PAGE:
3. Lean manufacturing, global sourcing, and supplier integration

    Managing to the lowest possible manufactured cost is essential. This means applying lean manufacturing practices and connecting to the best suppliers on a global basis.

    Today, lean operations are driving an increase in speed and response time for all supply chain participants. Unfortunately for most manufacturers, the new lean business processes are not supported by their legacy systems and must be implemented as manual processes, which can defeat the information visibility crucial to state-of–the-art supply chains.

    Locating the best suppliers requires a comprehensive supplier database that enables a manufacturer to recognize where new opportunities for lower costs exist—such as suppliers in emerging countries. This means that manufacturers must have real-time connections to suppliers to respond to changing production demands. Once identified, these new suppliers must be brought on board quickly and cost effectively with the ability to share—and respond to—real-time demand and production data, including new product designs and critical engineering changes. The current generation of integrated ERP systems includes the processes and capabilities to help ensure lean operation, including the need for real-time production data exchange with suppliers.

  4. Managing for higher performance

    Executives know that measurement and performance are inextricably linked. Whole new metrics, key performance indicators (KPIs), and benchmarks can give advance warning of problems managers may face in their operations. The real power of these metrics comes when managers can quickly access real-time data that reflects the global domain of their operations. Done well, performance analytics can make manufacturers significantly more agile—an important consideration in today’s very lean supply chains.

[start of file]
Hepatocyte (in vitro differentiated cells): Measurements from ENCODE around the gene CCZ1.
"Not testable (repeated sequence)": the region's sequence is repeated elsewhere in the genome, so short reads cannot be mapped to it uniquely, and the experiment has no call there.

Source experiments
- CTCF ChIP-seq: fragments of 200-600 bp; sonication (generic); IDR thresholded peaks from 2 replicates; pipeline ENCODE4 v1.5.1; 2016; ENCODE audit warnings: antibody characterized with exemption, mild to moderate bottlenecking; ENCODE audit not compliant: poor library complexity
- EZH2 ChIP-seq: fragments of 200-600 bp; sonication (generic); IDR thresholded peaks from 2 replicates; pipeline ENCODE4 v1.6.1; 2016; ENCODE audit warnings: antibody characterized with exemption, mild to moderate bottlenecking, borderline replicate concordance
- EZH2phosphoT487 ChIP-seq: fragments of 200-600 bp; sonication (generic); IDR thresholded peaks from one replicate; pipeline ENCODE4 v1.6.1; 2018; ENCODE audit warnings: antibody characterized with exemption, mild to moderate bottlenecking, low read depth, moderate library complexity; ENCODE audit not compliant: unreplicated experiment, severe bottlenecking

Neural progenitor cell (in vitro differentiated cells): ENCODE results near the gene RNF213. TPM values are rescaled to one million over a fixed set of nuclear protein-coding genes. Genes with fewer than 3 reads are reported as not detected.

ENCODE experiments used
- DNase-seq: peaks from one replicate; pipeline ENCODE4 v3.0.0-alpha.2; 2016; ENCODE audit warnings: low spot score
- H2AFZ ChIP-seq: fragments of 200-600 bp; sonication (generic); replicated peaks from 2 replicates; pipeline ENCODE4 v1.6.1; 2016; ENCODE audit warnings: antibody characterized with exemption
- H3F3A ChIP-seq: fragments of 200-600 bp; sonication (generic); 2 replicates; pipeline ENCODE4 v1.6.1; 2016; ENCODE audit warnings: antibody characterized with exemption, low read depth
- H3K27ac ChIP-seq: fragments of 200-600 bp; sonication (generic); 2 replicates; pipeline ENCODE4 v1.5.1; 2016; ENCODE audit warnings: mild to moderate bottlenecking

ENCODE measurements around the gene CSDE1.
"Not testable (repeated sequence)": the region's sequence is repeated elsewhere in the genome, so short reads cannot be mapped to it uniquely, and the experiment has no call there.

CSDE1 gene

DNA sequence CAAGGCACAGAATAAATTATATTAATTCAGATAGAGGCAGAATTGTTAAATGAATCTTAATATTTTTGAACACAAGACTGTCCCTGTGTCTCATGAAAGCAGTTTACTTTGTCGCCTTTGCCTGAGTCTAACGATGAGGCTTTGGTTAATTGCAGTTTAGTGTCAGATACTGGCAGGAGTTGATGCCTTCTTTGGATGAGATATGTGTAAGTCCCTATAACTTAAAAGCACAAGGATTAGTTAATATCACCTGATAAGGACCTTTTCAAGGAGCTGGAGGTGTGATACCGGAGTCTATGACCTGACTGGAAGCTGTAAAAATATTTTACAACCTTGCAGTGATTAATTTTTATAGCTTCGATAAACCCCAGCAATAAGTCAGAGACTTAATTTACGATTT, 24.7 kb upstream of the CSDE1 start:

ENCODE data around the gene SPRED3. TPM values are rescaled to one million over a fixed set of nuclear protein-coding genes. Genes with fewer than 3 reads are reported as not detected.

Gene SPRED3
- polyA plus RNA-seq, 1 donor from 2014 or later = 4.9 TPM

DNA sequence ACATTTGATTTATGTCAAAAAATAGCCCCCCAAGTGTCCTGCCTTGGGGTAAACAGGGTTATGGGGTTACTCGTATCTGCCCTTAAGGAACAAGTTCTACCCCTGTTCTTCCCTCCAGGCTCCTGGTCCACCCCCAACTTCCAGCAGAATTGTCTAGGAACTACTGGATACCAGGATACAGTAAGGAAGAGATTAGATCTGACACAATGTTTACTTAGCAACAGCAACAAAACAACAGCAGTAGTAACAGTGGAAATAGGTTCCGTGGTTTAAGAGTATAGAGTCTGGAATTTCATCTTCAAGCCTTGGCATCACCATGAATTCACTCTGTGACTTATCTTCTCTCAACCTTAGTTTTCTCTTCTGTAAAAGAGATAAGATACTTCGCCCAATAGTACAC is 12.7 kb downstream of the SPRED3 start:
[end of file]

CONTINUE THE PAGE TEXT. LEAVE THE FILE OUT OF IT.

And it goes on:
However, measuring performance is often far too difficult in the world of disparate legacy systems, the result being that most companies do not currently have a standardized and automated performance analysis capability to manage for higher performance.

    Integrated ERP systems today include business analytics that enable executives to standardize metrics across the organization and monitor production and profitability. In fact, ERP systems can provide actionable information to employees at all levels of the organization and make it accessible through their familiar desktop tools, bringing speed and quality to their decision making.

By integrating data, standardizing processes, and opening up visibility to the global supply chain, an integrated ERP system can offer manufacturers a fast path to reduced cost structures, increased speed, and improved transparency that can improve customer satisfaction and company profitability. The bottom line: Today's ERP systems have become an operating platform that can scale and deal with the global competition that is in every manufacturer's future.

Author

David Caruso
David Caruso is the founder and Principal of David Caruso & Associates, Inc, a consulting firm specializing in manufacturing, supply chain, and technology strategy. Before starting his own firm, David was senior vice president and director of research at AMR Research, and he has held several senior management positions in the ERP and supply chain software community. David has more than 30 years of industry experience, and he focuses his current research on analyzing the business value of IT and the effective use of technology to support the profitable growth of his clients.